NORTH HOLLYWOOD: From the outside, it’s a nondescript office building that blends in with its surroundings; step inside Larrabee Studios, however, and you’re walking into an epicenter of Los Angeles pop music production.
For studio manager, Amy Burr and the staff at Larrabee, survival isn’t the challenge. Their month-to-month is about keeping up with demand. With a large share of mixes by resident Larrabee engineers and clients finding their way into the Top Ten charts, they’re apparently doing a pretty good job of that. And… they’re growing.
How does a commercial studio become and stay popular in the 21st century? A recent tour of Larrabee revealed much about what seems to work – and a lot of it is nothing new, exactly.
I. HAVE A LEGACY
Of course, Larrabee is by no means a newcomer to the scene. Going back to the 70s, Larrabee Studios has held a number of addresses in Los Angeles, including its current location on Lankershim Boulevard – previously known as “Larrabee North.” And this building, too, has an even longer history. This space has served as a studio since the days when recording engineers wore white lab coats.
Originally known as Davlin Recording, it had also been Giorgio Moroder’s facility until ultimately being purchased by Kevin Mills and developed into the studio as it is known today.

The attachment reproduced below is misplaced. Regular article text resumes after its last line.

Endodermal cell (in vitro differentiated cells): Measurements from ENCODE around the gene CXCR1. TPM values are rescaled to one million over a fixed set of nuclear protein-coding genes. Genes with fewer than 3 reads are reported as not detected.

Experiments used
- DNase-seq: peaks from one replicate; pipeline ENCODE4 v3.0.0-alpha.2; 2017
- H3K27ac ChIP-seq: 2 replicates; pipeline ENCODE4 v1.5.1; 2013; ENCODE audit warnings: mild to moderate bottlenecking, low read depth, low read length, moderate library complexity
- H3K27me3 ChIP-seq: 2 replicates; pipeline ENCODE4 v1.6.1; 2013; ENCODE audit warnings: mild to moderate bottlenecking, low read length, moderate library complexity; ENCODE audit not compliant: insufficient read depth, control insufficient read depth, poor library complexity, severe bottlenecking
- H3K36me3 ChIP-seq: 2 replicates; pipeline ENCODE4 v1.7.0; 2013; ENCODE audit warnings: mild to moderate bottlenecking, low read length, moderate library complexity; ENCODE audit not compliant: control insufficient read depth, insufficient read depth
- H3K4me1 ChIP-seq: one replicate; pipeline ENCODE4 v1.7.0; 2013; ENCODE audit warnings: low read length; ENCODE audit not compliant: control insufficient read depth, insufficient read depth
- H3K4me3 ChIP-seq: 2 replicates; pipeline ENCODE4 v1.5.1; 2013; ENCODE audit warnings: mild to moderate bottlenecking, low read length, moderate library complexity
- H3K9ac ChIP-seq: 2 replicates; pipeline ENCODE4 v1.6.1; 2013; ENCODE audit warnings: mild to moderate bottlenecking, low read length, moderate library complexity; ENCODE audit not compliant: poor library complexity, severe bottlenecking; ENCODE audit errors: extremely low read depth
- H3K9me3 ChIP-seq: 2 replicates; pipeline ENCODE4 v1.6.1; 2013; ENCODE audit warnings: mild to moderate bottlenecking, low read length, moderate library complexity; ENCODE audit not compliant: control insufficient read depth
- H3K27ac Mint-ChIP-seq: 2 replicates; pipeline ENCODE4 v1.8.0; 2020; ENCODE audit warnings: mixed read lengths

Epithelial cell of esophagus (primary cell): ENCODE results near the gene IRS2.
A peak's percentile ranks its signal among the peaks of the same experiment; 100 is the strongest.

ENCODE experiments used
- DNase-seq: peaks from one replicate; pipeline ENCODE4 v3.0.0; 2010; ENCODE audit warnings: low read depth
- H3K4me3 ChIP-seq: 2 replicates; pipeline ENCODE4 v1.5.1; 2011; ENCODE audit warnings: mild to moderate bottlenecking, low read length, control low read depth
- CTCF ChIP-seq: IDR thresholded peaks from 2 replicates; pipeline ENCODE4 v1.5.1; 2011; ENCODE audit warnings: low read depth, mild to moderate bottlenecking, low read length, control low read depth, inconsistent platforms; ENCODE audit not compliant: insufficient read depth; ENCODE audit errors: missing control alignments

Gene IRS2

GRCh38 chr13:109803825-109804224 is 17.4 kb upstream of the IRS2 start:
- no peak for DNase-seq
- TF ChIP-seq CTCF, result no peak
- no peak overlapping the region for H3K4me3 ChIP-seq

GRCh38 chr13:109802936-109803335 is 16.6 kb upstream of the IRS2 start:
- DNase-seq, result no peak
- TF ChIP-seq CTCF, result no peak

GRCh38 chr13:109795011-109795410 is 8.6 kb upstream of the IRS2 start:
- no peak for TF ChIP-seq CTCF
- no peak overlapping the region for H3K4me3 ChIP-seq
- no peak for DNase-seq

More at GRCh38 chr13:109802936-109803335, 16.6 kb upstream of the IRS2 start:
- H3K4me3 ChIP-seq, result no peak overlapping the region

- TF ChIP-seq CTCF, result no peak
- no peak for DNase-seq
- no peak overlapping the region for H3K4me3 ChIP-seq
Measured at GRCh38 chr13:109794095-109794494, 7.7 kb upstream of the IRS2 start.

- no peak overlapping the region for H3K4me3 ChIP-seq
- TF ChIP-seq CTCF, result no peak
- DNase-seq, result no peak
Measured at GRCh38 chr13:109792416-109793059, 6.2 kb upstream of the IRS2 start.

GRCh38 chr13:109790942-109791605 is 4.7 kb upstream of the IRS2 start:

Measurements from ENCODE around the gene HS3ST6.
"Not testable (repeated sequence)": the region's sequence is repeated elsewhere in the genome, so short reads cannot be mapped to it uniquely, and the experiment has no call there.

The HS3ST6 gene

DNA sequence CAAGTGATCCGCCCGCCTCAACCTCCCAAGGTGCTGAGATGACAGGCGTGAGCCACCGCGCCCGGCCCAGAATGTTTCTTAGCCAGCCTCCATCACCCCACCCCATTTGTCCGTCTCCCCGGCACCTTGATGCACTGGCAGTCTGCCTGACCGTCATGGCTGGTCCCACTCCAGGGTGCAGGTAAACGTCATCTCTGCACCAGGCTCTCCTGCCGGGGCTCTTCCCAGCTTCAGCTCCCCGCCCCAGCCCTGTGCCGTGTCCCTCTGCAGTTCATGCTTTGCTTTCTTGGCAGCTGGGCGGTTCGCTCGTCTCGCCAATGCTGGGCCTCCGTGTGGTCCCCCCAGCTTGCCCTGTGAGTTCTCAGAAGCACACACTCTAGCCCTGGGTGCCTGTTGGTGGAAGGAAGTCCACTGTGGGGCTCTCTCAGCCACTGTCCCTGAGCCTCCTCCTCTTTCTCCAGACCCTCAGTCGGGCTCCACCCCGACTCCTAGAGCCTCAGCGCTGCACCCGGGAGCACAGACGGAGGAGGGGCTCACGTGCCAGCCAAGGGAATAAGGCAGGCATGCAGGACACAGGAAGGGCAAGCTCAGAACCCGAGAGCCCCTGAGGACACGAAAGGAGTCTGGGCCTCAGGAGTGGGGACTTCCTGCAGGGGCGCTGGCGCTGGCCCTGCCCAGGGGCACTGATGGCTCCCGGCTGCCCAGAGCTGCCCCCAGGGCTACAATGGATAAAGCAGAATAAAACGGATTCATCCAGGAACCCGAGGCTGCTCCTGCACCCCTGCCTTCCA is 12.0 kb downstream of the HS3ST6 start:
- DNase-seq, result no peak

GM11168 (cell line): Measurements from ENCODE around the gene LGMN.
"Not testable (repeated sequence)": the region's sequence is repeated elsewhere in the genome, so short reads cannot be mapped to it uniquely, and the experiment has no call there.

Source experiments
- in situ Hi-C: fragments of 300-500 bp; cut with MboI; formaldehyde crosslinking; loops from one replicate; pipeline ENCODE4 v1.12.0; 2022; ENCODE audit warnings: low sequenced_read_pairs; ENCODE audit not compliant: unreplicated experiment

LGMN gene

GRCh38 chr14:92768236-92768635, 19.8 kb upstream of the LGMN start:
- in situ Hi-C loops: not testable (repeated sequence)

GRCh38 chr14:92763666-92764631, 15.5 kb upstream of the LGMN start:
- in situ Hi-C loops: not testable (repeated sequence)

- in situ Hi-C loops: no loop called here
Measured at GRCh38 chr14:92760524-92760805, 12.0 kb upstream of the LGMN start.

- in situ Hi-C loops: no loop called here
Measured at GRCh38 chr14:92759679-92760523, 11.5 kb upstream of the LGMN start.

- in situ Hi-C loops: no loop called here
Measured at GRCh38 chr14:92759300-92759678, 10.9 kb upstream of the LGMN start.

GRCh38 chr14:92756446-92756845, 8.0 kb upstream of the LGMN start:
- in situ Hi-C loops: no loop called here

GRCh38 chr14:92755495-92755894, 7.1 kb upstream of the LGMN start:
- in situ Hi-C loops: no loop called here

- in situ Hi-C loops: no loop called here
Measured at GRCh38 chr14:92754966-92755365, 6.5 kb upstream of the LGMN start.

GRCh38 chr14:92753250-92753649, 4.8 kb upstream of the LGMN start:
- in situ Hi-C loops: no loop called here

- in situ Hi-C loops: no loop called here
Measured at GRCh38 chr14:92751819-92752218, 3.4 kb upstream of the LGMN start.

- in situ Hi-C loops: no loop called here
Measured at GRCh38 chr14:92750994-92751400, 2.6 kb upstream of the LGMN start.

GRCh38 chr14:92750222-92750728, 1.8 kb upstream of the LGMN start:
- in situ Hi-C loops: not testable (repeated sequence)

Larrabee’s studios have always attracted long-term lockouts from high profile clientele; Michael Jackson, Prince and Madonna, among others, have recorded in Larrabee’s rooms. More recently, Timbaland, Bruno Mars, John Mayer and Linkin Park have been familiar faces at this recording and mixing mainstay.
Innumerable Larrabee staff from runners to tech shop personnel have gone on to become some of the most influential figures in the music industry. As an institution, Larrabee has graduated an extensive and prestigious list of alumni.
Take mix engineer, Jaycen Joshua, whose discography from 2012 alone includes at least a dozen charting records in the Pop, Urban and Rhythmic realms. He started as an intern at Larrabee and worked his way up under resident mixer Dave Pensado. Joshua, who has worked out of Studio 1 for a number of years, has put his mark on records by Justin Bieber, T.I., Chris Brown, Mary J. Blige, Mindless Behavior and 2 Chainz, to name a few. And he is in good company; his neighbor in Studio 2 is top mixer, Manny Marroquin, who mixed the majority of Alicia Keys’ Girl on Fire, Bruno Mars’ entire Unorthodox Jukebox, Tegan and Sara’s Heartthrob, Linkin Park’s Living Things and songs off the latest albums by The Rolling Stones, Rihanna, Taylor Swift and Nelly.
II. BE A COOL PLACE TO HANG OUT
In addition to its rich history and reputation for great sounding control rooms, Larrabee takes the high-end services a step further by dedicating a great big chunk of space to the non-technical aspects of record making. The center section of the building resembles a luxury lifestyle hotel, with a beautiful, large atrium, pool table and a kitchen that serves as a hub to everything that goes on. Clients can have associates through for private meetings, and can even entertain a group – not to mention meet and get to know other clients and staff.